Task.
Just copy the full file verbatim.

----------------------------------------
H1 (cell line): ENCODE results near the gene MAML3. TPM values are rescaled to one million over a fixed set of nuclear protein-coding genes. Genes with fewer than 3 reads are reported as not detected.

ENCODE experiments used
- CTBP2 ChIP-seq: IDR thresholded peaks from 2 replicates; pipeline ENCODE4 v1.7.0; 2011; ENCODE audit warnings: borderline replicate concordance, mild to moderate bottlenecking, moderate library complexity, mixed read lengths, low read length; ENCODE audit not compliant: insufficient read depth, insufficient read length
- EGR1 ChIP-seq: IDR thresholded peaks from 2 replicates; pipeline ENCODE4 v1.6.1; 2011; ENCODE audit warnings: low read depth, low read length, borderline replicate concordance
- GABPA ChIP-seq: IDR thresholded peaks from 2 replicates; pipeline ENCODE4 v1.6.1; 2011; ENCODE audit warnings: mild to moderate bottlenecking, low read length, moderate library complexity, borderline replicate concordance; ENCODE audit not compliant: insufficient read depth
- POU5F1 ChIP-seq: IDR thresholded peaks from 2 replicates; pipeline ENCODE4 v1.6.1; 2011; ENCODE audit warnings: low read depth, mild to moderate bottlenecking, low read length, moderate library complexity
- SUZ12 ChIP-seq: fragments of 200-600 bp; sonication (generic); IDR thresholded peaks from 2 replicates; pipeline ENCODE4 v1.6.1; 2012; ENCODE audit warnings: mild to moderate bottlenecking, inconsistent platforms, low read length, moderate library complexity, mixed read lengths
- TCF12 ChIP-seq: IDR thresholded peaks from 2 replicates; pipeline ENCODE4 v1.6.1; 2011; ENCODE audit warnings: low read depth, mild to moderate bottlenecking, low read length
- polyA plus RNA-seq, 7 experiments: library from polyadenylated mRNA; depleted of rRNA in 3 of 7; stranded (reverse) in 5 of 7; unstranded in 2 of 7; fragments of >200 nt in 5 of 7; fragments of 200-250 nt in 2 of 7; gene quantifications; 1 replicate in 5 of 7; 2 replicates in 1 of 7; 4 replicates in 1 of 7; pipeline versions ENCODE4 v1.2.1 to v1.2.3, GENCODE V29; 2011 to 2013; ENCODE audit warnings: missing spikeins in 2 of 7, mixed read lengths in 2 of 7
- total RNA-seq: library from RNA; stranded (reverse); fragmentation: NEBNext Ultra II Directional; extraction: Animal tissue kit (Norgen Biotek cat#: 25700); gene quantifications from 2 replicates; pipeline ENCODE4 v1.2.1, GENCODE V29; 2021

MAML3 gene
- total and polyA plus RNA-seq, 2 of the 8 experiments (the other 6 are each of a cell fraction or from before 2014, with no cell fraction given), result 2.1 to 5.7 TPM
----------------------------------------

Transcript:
H1 (cell line): ENCODE results near the gene MAML3. TPM values are rescaled to one million over a fixed set of nuclear protein-coding genes. Genes with fewer than 3 reads are reported as not detected.

ENCODE experiments used
- CTBP2 ChIP-seq: IDR thresholded peaks from 2 replicates; pipeline ENCODE4 v1.7.0; 2011; ENCODE audit warnings: borderline replicate concordance, mild to moderate bottlenecking, moderate library complexity, mixed read lengths, low read length; ENCODE audit not compliant: insufficient read depth, insufficient read length
- EGR1 ChIP-seq: IDR thresholded peaks from 2 replicates; pipeline ENCODE4 v1.6.1; 2011; ENCODE audit warnings: low read depth, low read length, borderline replicate concordance
- GABPA ChIP-seq: IDR thresholded peaks from 2 replicates; pipeline ENCODE4 v1.6.1; 2011; ENCODE audit warnings: mild to moderate bottlenecking, low read length, moderate library complexity, borderline replicate concordance; ENCODE audit not compliant: insufficient read depth
- POU5F1 ChIP-seq: IDR thresholded peaks from 2 replicates; pipeline ENCODE4 v1.6.1; 2011; ENCODE audit warnings: low read depth, mild to moderate bottlenecking, low read length, moderate library complexity
- SUZ12 ChIP-seq: fragments of 200-600 bp; sonication (generic); IDR thresholded peaks from 2 replicates; pipeline ENCODE4 v1.6.1; 2012; ENCODE audit warnings: mild to moderate bottlenecking, inconsistent platforms, low read length, moderate library complexity, mixed read lengths
- TCF12 ChIP-seq: IDR thresholded peaks from 2 replicates; pipeline ENCODE4 v1.6.1; 2011; ENCODE audit warnings: low read depth, mild to moderate bottlenecking, low read length
- polyA plus RNA-seq, 7 experiments: library from polyadenylated mRNA; depleted of rRNA in 3 of 7; stranded (reverse) in 5 of 7; unstranded in 2 of 7; fragments of >200 nt in 5 of 7; fragments of 200-250 nt in 2 of 7; gene quantifications; 1 replicate in 5 of 7; 2 replicates in 1 of 7; 4 replicates in 1 of 7; pipeline versions ENCODE4 v1.2.1 to v1.2.3, GENCODE V29; 2011 to 2013; ENCODE audit warnings: missing spikeins in 2 of 7, mixed read lengths in 2 of 7
- total RNA-seq: library from RNA; stranded (reverse); fragmentation: NEBNext Ultra II Directional; extraction: Animal tissue kit (Norgen Biotek cat#: 25700); gene quantifications from 2 replicates; pipeline ENCODE4 v1.2.1, GENCODE V29; 2021

MAML3 gene
- total and polyA plus RNA-seq, 2 of the 8 experiments (the other 6 are each of a cell fraction or from before 2014, with no cell fraction given), result 2.1 to 5.7 TPM